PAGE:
Anne Tobbe Bader
Corn Island Archaeology LLC
Ethnocentrism: the evaluation of other cultures according to preconceptions originating in the standards and customs of one’s own culture.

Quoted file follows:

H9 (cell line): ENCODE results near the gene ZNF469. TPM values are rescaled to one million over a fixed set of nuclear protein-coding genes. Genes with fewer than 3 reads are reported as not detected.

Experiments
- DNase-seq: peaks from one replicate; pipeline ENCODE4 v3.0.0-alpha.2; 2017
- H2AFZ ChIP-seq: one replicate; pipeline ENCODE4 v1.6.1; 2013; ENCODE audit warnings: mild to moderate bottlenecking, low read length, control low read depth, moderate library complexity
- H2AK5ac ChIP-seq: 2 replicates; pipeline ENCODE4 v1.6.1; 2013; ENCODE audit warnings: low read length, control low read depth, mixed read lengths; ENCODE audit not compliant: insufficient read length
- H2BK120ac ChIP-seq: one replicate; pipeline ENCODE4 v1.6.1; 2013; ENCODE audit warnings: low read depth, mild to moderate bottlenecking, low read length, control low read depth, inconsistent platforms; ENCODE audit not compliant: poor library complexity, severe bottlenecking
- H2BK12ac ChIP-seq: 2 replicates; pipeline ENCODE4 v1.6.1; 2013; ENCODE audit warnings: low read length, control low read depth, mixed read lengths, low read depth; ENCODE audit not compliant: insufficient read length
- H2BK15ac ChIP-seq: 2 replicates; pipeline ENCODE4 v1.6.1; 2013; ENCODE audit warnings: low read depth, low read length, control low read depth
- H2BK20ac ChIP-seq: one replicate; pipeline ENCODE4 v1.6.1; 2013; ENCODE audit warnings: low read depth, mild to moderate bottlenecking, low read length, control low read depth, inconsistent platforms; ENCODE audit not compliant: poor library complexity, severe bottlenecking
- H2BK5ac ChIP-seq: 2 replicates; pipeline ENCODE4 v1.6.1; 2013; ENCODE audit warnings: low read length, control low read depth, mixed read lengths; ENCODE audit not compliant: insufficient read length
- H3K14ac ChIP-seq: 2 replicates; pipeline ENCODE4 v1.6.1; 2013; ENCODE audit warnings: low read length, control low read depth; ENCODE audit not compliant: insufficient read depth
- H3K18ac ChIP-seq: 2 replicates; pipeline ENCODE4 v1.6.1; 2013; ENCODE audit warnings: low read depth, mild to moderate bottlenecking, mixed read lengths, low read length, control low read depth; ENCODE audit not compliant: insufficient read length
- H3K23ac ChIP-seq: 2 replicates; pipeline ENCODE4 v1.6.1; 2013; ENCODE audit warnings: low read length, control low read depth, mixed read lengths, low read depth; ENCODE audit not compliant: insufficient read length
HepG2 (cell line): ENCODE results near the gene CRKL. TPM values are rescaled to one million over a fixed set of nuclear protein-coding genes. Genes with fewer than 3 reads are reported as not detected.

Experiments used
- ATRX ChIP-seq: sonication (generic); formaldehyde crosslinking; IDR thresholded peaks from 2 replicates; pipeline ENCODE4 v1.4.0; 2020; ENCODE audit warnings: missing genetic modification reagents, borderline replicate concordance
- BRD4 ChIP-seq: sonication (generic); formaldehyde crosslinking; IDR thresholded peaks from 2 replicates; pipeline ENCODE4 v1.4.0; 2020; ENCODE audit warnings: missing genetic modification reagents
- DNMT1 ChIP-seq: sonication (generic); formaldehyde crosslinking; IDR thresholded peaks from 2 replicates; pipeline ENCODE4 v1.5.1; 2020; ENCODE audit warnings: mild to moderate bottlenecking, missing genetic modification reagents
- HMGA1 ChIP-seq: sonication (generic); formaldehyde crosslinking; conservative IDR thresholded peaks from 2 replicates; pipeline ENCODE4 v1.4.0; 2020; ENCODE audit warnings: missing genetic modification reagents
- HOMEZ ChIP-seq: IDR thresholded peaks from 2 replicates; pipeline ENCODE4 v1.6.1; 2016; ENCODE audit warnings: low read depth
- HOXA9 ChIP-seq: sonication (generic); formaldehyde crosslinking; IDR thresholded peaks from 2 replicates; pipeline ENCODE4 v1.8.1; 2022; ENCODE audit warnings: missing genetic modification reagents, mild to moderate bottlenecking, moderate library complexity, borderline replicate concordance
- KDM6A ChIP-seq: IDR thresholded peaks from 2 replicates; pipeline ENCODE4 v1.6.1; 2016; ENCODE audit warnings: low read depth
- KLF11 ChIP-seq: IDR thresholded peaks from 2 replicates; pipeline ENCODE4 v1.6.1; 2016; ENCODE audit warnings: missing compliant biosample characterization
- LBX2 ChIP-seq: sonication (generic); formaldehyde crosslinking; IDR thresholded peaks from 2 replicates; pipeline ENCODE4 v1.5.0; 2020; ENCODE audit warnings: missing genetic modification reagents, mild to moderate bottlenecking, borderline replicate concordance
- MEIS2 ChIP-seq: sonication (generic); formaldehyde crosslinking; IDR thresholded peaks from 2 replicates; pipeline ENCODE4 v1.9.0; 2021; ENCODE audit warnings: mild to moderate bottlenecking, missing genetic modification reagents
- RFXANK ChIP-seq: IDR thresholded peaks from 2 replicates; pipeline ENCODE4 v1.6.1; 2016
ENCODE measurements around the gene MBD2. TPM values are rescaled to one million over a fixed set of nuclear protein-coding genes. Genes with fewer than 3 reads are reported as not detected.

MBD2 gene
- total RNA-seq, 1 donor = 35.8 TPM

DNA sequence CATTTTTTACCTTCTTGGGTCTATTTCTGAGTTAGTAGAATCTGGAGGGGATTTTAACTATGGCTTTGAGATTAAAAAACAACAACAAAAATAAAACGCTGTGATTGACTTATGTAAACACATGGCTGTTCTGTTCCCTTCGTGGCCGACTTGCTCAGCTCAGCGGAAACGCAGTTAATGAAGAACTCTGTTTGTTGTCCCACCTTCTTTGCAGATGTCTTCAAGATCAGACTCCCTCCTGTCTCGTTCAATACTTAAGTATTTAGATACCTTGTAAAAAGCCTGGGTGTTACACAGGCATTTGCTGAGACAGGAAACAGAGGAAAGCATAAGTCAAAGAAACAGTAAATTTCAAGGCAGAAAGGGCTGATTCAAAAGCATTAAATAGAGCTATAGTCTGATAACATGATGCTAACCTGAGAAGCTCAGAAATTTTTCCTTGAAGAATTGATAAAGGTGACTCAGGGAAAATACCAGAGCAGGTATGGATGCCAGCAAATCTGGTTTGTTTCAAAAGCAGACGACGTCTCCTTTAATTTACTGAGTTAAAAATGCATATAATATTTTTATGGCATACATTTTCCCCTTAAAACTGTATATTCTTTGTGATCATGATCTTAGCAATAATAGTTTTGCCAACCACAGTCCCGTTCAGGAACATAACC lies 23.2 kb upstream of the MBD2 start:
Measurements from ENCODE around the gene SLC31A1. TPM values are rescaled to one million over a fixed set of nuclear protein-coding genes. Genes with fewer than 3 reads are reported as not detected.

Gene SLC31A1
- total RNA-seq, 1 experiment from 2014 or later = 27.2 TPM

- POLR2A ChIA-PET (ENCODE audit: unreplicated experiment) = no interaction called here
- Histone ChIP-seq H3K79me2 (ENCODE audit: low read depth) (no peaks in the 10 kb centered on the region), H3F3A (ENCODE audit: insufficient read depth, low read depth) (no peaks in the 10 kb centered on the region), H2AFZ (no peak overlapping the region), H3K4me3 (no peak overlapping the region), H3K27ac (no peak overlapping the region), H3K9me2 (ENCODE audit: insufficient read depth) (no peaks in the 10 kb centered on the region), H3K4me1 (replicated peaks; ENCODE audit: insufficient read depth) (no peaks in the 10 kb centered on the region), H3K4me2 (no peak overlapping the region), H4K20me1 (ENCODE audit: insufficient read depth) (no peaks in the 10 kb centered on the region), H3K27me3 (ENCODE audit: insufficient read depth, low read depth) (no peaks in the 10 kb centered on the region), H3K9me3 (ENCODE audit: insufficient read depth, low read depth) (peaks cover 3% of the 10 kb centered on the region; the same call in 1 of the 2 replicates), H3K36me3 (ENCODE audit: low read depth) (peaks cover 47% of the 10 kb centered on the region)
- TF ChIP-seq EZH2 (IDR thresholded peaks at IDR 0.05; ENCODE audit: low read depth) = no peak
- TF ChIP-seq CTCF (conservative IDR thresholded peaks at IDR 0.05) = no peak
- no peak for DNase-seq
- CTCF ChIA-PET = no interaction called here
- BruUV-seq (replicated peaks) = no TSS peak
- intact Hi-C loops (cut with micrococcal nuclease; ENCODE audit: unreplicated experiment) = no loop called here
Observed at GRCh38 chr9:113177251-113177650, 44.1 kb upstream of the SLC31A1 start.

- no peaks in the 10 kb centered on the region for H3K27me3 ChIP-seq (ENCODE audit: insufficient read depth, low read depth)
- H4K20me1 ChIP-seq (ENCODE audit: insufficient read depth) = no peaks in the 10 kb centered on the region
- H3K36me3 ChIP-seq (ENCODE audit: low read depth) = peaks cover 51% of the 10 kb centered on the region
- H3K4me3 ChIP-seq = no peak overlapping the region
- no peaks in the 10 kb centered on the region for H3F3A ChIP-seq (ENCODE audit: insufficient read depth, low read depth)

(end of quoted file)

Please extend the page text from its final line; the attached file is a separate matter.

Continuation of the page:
Archaeologists like to quantify their findings. They spend hours counting artifacts, sorting things into groups that look like each other, measuring, and applying statistics to support their conclusions. These things are not subjective, they can be confirmed and verified. As archaeologists, we feel we are on solid ground when we do this aspect of our work. But when it comes to actual interpretation of the physical remains that we quantify, we often find we are on somewhat shakier ground. For instance, if we find a feature, let’s say a pit, that has evidence of burning, we can say with fair confidence that this is a hole that was dug in the ground in which a fire was built. But can we always say what that fire was used for? Was it for cooking or roasting? For heat? Hide-tanning? Thermal pre-treatment of chert? For burial ritual? Or a combination of any of the above? Sometimes the context of the feature, as well as the items we find inside it, provide us with more information, and we can make a judgement call on function or meaning. But even this gets complicated, as sometimes features were re-used for different functions over the course of their use-lives. Often, our interpretations reflect our best guesses, because, quite simply, we were never there to see features being built or used.